Once the psyche is unburdened of this unwanted aspect of the self it becomes equally necessary to hate and reject the individual or group who houses the rejected self. This ensures the defense: the ego is still rejecting, it doesn’t have to get “in bed” with this unacceptable part of the personality, which is now safely disposed of outside the self. This emotional tie to the rejected, projected, object insures an inner psychic balance, as the rejected part of the self is still included in the psychic economy through an ongoing energetic attachment to itself via the projected object. In effect, the homosexual impulse within the self, though disowned, is actually unconsciously continuing to be owned via a compulsive interest in the individual or group who carries the projection of one’s inner self. In this case, the boundary of the self is actually extended to include the person upon whom the projection falls. The advantage to the conscious personality is that it can disown the hated part of the self, yet remain safely attached to it, achieving some form of psychic balance. In the case of Milk, this took the form of passionate attempts to remove the civil rights of homosexuals through intense moral and political movements. In this case, the passion suggests a defensive projective dynamic on the part of those attempting to rid themselves of unwanted aspects of their own psyches. Though I have narrowly suggested that the causal root of the projection onto the homosexual may be a disowned latent homosexual impulse, this may, in fact, not be the actual derivative of the projection. The homosexual, like any minority, may simply be the scapegoat for any aspect of a hated, uncomfortable part of the self, releasing the psyche from housing the tension of opposite tendencies.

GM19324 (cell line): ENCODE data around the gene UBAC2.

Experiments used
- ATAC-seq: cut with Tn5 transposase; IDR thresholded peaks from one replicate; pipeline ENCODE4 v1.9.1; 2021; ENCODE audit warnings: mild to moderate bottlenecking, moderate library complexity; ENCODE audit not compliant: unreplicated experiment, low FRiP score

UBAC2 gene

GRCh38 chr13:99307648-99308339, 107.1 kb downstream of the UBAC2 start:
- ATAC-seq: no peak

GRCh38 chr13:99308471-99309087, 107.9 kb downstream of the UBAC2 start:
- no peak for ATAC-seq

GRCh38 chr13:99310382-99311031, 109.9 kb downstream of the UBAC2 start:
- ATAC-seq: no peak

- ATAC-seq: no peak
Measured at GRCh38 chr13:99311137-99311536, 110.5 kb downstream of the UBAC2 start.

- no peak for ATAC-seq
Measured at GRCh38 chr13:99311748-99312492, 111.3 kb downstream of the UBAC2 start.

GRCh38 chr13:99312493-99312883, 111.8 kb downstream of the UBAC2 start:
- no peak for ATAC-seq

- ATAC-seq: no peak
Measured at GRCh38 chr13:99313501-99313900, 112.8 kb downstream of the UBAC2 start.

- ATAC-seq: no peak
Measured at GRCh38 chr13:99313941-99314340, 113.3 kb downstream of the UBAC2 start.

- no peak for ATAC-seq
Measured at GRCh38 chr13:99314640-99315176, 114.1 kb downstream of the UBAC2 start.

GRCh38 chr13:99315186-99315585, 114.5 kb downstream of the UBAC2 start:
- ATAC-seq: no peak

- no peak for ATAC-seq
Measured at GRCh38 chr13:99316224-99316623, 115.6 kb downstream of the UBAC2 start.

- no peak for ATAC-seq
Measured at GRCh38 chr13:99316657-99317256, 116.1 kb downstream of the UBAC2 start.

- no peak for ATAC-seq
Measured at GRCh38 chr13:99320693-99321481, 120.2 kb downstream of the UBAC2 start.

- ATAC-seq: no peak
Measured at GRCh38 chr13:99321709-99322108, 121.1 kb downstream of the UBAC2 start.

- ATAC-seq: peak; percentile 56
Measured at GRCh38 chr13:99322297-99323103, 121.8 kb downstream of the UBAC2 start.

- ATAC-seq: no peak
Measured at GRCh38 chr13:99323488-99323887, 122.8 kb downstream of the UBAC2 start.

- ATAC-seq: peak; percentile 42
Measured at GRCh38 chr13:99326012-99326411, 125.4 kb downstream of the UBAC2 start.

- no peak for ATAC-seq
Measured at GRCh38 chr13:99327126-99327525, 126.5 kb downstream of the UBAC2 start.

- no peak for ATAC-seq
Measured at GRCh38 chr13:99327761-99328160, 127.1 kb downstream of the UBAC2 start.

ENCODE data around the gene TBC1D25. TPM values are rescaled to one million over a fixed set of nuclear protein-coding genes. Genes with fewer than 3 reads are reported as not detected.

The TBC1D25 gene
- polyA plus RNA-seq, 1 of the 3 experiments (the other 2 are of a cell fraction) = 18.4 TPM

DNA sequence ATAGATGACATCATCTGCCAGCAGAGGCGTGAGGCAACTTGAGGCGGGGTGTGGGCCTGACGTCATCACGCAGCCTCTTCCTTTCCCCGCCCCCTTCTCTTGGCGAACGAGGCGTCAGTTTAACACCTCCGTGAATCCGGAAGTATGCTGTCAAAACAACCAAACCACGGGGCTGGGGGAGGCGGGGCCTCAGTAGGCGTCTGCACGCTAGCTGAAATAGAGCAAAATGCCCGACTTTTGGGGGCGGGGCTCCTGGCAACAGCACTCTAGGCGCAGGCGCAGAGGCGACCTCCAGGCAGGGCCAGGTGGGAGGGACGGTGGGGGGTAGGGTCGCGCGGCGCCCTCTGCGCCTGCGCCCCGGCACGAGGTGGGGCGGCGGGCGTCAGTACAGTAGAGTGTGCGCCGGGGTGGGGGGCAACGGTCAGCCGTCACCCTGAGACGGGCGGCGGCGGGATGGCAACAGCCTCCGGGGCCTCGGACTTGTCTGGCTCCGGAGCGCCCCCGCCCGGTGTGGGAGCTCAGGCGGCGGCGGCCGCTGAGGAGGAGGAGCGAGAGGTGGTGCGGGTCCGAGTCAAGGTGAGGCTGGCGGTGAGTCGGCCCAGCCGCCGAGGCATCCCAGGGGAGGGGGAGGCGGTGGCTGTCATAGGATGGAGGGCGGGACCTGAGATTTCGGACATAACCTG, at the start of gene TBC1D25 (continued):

The bottom line is, that to maintain psychic balance we must remain attentive to our outerly projected parts. Even if we hate them, that hatred is a form of involvement with them that keeps us connected to our hidden inner selves as we vicariously live these disowned parts through the lives of other people. Expanding our awareness or consciousness to our fuller selves requires that we allow ourselves to face uncomfortable truths or parts within our selves. In the case of a latent homosexual impulse, the challenge is to allow the ego to acknowledge its existence first, which requires bravery and openness. There can be great fear and anxiety with this, as we are confronted with the possibility that our understanding of who we are, is not really who we are. In some cases, the truth might be that we are, indeed, primarily bi-sexual or homosexual. Or it may mean that, though dominantly heterosexual, there is a part of us that enjoys homoerotic urges.